Ransomware gang using Angler exploit kit to make $60m (£39m) annually has been shut down
A highly profitable ransomware operation has been successfully closed down by networking giant Cisco.
The criminal gang were using the notorious Angler Exploit Kit to generate an estimated $60 million (£39m) annually by delivering ransomware to unsuspecting people browsing the Internet.
“Today, Cisco struck a blow to a group of hackers, disrupting a significant international revenue stream generated by the notorious Angler Exploit Kit,” boasted the company.
Angler has been linked to a number of high-profile malvertising/ransomware campaigns, used mostly recently in attacks on the users of Forbes.com and Match.com for example. Angler is said to be one of the largest exploit kit found on the market, and is designed to “bypass security devices and ultimately attack the largest number of devices possible.”
But Cisco Systems’ Talos security unit was on its case, and it discovered that “inordinate number of proxy servers used by Angler were located on servers of service provider Limestone Networks.” The main “threat actor” was reportedly responsible for up to 50 percent of Angler exploit kit activity and targeted up to 90,000 victims a day.
Ransomware of course is a particularly nasty piece of malware. Once a PC or smartphone is infected, the unfortunate victim is contacted by the blackmailer or hacker responsible. The criminals will often demand money in order to unlock the victim’s device. Some ransomware variants also encrypt their victims’ data.
Talos worked in conjunction with Level 3 Threat Research Labs and OpenDNS, before it launched its takedown. Cisco apparently “shut down access for customers by updating products to stop redirects to the Angler proxy servers.”
The firm said that it also “released Snort rules to detect and block checks from the health checks; published communications mechanisms including protocols so others can protect themselves and customers,” and it also “published IoCs so that defenders can analyse their own network activity and block access to remaining servers.”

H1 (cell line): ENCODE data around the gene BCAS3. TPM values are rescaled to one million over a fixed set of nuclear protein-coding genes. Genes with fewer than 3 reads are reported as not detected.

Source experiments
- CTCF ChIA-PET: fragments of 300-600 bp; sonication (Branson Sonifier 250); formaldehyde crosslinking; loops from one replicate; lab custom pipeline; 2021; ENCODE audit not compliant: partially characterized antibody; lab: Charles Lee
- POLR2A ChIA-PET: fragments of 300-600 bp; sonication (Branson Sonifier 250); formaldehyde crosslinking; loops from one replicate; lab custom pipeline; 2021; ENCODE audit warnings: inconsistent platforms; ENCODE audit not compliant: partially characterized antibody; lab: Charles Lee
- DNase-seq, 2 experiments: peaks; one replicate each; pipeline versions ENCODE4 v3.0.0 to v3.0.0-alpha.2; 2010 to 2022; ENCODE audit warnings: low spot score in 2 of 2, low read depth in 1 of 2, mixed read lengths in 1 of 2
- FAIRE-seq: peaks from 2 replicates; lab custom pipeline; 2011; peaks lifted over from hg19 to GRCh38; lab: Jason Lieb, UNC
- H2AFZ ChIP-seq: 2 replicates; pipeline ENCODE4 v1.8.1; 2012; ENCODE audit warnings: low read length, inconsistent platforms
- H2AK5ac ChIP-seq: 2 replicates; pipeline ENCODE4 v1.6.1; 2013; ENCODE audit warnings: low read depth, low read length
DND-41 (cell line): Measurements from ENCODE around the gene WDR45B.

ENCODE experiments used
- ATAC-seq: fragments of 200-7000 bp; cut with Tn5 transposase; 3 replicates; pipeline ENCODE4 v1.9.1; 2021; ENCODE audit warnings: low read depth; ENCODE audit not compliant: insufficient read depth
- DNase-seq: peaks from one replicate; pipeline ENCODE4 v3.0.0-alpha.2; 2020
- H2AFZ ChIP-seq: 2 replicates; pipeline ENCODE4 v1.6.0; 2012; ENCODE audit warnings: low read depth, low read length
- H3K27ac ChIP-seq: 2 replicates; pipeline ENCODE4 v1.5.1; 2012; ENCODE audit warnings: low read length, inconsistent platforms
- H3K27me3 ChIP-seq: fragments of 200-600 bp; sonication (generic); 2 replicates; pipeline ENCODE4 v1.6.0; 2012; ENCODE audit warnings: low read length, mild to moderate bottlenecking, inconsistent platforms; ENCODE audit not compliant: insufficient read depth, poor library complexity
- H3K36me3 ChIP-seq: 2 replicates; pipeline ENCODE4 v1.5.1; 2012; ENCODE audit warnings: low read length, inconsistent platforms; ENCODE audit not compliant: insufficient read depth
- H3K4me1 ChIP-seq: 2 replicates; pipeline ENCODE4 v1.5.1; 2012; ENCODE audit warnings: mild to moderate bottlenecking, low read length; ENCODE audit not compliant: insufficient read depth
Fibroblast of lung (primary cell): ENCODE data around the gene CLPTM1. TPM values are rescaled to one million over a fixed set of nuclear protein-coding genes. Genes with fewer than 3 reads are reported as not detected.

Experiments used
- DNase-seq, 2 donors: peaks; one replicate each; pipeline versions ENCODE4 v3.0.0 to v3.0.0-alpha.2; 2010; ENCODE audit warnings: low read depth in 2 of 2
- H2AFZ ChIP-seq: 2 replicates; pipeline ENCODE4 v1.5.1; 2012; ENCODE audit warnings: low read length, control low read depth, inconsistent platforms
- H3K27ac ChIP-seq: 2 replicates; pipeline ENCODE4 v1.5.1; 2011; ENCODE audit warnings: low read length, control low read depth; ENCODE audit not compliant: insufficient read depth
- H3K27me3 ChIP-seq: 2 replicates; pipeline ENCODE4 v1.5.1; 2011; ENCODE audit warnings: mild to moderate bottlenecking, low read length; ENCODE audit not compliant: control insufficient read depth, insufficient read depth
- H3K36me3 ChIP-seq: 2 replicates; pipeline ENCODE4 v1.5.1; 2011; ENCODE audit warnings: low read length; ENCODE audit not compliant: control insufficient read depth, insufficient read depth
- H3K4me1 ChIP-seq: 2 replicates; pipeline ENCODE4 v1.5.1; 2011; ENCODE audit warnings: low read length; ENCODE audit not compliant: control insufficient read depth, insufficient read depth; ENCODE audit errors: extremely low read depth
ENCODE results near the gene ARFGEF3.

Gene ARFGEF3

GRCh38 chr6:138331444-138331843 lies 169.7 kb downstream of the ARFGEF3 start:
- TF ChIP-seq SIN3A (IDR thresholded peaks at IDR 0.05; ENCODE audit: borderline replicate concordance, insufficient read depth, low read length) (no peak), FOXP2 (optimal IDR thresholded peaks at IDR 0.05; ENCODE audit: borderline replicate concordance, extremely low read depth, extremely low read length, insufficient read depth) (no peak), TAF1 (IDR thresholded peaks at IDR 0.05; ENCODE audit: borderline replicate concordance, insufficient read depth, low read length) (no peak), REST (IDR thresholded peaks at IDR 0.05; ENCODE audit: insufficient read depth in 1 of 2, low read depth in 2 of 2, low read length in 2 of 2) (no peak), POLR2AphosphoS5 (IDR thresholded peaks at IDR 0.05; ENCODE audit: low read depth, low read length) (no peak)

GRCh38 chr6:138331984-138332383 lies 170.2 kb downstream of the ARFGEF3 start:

“This is a significant blow to the emerging hacker economy where ransomware and the black market sale of stolen IP, credit card info and personally identifiable information (PII) are generating hundreds of millions of dollars annually,” said Cisco.
Ransomware has been around for years now. Last month, McAfee Labs warned businesses to be on the lookout for ever more increasingly technical attacks. It discovered a 58 percent rise in ransomware emails, as hackers look to capitalise on social engineering to try and con people out of their money.
In June an ESET study found that over a third of UK companies had either personally been held to ransom by hackers, or know someone that has had their networks infected by ransomware.
Perhaps on the most notorious pieces of ransomware was the Cryptolocker malware. It caused big problems in 2013, as it spread via emails claiming to be from a bank or other financial institution.
Those emails usually included an executable file disguised as an archived document, which contains the malicious code. It would encrypt the user’s storage devices, and victims had 72 hours to pay a ‘ransom’ payable in Bitcoin.
It infected least 200,000 computers and netted the criminals behind the scheme a minimum of $380,000 (£240,000) – but more likely millions of pounds.
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